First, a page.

A Connected Home Research Project launched on Wednesday as part of Dakota State University’s (DSU) MadLabs facility grand opening. The Connected Home project is a partnership between East River Electric Power Cooperative, DSU and the National Rural Electric Cooperative Association and is exploring technologies that will be included in the next generation rural home. It is also working to find solutions that will allow electric cooperatives to play an integral role in helping consumers optimize their energy use.
East River Electric is a wholesale power supply cooperative headquartered in Madison which serves 24 distribution cooperatives and one municipal electric system across eastern South Dakota and western Minnesota. NRECA is a national association of over 900 electric cooperatives and is headquartered in Washington, D.C.
“From wi-fi thermostats to smart appliances, our network of electric cooperatives is seeing increased adoption of smart home technologies among consumers,” said East River Chief Member and Public Relations Officer Chris Studer. “While current technologies can help manage electricity usage and benefit consumers, we noticed a gap between the capabilities of those technologies and the needs of our utility network to connect to those technologies. We hope to close that gap through this project.”
Researchers will investigate current products on the market and determine how utilities could potentially utilize existing technologies to control appliances and connected technologies within a home. They will also research the potential to build utility-specific technologies, both hardware and software, that could be used in homes to optimize energy usage and control power costs. A final phase of the project could include field testing of potential products in end consumer homes to determine the viability of any hardware and software that is developed.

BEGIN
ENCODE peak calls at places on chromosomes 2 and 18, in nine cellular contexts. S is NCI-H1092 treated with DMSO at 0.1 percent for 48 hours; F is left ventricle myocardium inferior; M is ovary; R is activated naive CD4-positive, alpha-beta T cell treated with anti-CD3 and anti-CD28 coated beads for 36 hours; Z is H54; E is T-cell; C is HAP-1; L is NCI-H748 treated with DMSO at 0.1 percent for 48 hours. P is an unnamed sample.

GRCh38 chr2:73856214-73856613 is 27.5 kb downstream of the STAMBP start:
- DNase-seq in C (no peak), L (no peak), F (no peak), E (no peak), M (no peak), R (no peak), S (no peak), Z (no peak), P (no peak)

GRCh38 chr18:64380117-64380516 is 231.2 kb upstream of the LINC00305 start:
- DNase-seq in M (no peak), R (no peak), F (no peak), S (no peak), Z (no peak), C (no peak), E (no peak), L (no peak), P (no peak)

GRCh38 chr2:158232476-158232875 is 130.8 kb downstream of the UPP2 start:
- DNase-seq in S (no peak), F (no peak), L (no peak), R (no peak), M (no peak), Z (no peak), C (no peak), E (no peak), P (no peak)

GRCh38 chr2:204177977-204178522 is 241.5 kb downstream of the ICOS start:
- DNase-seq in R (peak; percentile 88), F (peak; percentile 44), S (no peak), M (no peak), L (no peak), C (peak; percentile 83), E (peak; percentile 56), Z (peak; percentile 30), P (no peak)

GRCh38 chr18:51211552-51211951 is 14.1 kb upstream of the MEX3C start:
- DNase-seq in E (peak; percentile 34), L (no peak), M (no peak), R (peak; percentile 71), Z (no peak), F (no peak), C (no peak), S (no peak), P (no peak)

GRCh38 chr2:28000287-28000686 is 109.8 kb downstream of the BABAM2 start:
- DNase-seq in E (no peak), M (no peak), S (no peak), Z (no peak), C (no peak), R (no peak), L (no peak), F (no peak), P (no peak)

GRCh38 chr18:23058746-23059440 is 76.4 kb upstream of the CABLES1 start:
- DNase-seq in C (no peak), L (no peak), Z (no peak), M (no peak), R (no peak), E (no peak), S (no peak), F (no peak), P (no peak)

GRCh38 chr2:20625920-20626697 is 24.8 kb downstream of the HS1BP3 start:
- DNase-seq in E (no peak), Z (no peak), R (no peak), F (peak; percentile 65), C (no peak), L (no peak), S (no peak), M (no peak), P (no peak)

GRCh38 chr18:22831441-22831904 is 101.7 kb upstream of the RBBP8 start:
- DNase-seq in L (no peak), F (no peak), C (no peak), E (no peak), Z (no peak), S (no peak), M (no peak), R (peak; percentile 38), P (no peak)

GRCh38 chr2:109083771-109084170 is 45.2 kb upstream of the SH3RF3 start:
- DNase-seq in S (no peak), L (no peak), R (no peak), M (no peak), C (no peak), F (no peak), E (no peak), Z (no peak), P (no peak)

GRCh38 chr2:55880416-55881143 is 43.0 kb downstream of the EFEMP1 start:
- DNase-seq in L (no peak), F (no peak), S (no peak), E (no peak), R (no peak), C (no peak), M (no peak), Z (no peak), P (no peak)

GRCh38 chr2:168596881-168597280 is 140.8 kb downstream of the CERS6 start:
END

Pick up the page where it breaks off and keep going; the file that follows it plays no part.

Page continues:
“As use of smart home technology continues to increase among consumers, we’re hoping to use this research project to identify technologies that will help us in our transition to a new energy management future or to develop our own utility-specific technologies that can be replicated at cooperatives around the country to help consumers optimize energy usage and save them money,” said Studer.
The project’s research space resembles a smart home kitchen with additional appliances including a washer, dryer and water heater. “Many of the products included in the space were sourced from local companies. We are grateful to Rosebud Cabinets, KolorWorks, Karl’s Appliance and Montgomery’s for assisting in the construction and design of the space,” said Studer.